Wednesday, September 16, 2015
Back From Vacation
It's nice to spend a week away from the Internet and my various current preoccupations, what with the religious freedom issue, the race relations, the whole Confederate Flag stuff and the business about immigration and migration of populations. So, I spent the last week in and around Harpers Ferry, WV, where John Brown made his stand, and where a patch of territory changed hands between Union and Confederacy a handful of times, and also visited the Antietam battlefield, the site of one of the bloodiest battles of the Civil War.
Well, on the upside, I did get unplugged from Twitter and all television news programs. So my immersion in history was kind of pure, in the sense that I wasn't engaging with the news cycles. So I missed things like Rick Perry's withdrawal from the 2016 contest (I had a bit of thought he'd do better this time around, not being looped up on pain killers from the back surgery, but no. Once bitten, I guess supporters are twice shy.)
Instead of absorbing news and blogs and the 24/7 noise, I did a lot of walking around Harpers Ferry, Loudon Co,. VA and Jefferson Co., WV, and took in the historical offerings of the National Park Service, which has painstakingly kept history in this region alive. It is a hilly region, and everything, though in walking distance, was uphill both ways. I want to give a shout-out to The Light Horse, which is a brilliant area B&B and an excellent place to stay if you ever get the chance. It's very well situated and pleasantly appointed with tasteful and well-kept antique furnishings--and you get a damn good breakfast there. It happens to be walking distance (if you are a tolerable walker) to both the Bolivar Battlefield site and the Historic Harpers Ferry area. (There is also a liquor store like a block away, and a pizzeria two blocks past it). Also, out of six nights, we ate at the very good Canal House Café three times. They don't have a liquor license, but are BYOB. What kept us coming back? Brilliant food. "The General" is a generous slice of meatloaf with a delicious red sauce--very recommended. I also had the "Blue Ridge" and "Triple Crown"--very tasty variations on the ham and cheese and the BLT sandwiches, respectively. Their farm-to-table concept focuses on fresh ingredients and concentrates on the food being of great quality--and they deliver. For openers, be sure to have one of their soups (you can't miss) and order a side of bread. Even if you aren't a big bread fan, the bread is awesome, with honey and salt-added natural butter. It's just damn decadent. We ate indoors, but outdoor dining is also available. They have organic teas and some nice microbrewed sodas on offer.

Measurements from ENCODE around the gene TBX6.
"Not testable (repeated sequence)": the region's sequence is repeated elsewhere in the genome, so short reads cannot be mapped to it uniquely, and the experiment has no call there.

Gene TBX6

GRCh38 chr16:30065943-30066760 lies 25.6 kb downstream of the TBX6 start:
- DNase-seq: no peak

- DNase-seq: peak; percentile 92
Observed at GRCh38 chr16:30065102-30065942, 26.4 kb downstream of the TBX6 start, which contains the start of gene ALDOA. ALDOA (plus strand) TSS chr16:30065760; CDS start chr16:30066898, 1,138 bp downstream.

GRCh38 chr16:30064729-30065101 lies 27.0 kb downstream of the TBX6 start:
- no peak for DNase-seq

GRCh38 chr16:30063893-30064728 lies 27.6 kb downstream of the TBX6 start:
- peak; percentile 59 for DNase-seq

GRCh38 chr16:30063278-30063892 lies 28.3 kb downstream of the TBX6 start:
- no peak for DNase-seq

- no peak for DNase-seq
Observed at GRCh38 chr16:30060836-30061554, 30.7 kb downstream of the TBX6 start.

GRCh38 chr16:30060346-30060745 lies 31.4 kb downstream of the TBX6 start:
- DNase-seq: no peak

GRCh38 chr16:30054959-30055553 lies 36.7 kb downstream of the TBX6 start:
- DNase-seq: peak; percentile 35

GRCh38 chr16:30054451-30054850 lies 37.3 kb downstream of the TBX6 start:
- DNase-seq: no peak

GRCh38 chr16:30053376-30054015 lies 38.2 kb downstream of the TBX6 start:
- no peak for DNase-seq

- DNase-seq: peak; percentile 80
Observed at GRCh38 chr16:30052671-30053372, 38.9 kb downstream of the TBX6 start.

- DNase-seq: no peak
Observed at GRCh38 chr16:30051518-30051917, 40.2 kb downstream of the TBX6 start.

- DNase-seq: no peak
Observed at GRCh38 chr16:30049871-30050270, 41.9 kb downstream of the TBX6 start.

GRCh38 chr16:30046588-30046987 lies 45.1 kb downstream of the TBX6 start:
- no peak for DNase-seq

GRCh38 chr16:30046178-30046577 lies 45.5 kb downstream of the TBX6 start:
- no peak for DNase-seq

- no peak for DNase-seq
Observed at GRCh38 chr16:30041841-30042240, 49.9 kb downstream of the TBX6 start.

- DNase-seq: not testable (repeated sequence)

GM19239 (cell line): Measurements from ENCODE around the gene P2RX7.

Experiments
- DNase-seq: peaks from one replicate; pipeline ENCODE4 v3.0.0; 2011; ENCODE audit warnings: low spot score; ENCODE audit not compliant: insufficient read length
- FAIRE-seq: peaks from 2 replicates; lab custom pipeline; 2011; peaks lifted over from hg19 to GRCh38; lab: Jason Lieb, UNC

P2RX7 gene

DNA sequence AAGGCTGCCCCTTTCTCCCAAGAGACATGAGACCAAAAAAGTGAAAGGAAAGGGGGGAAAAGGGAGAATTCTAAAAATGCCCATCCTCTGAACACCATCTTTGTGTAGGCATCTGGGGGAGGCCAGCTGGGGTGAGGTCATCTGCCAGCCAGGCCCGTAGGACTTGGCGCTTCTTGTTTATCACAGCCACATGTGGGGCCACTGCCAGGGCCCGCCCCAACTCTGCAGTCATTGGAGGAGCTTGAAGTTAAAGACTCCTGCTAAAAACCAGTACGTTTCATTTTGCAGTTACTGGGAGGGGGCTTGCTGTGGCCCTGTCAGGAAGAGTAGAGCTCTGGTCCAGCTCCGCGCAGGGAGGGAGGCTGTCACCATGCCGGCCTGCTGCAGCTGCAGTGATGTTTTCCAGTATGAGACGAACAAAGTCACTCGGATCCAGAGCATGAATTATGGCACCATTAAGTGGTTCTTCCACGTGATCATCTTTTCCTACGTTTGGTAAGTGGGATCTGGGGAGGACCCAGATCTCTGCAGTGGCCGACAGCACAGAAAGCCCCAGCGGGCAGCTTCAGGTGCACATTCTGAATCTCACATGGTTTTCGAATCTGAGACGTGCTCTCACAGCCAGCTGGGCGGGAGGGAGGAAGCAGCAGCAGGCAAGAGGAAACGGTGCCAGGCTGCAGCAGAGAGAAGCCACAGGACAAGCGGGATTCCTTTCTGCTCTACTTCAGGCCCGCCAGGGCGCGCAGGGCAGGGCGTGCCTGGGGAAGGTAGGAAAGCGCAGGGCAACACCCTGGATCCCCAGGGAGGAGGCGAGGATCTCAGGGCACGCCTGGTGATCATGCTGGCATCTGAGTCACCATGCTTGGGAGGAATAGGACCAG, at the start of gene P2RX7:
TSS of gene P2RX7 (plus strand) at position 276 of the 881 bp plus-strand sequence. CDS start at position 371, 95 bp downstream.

I'm going to admit, I steered the husband towards West Virginia in just this area because where the Shenandoah and the Potomac face off on a riparian beauty contest, and the hills wreath themselves in a mist of glamour, is the one area I know puts out for gorgeousness in a fashion that competes with his Calabria. You can't walk through that part of the Appalachian Trail and not just gasp at how nature shows off there. I almost didn't mind how tracking over the landscape did in my usually cubicle-bound body. I got used to a way earlier bedtime--like 10 o'clock.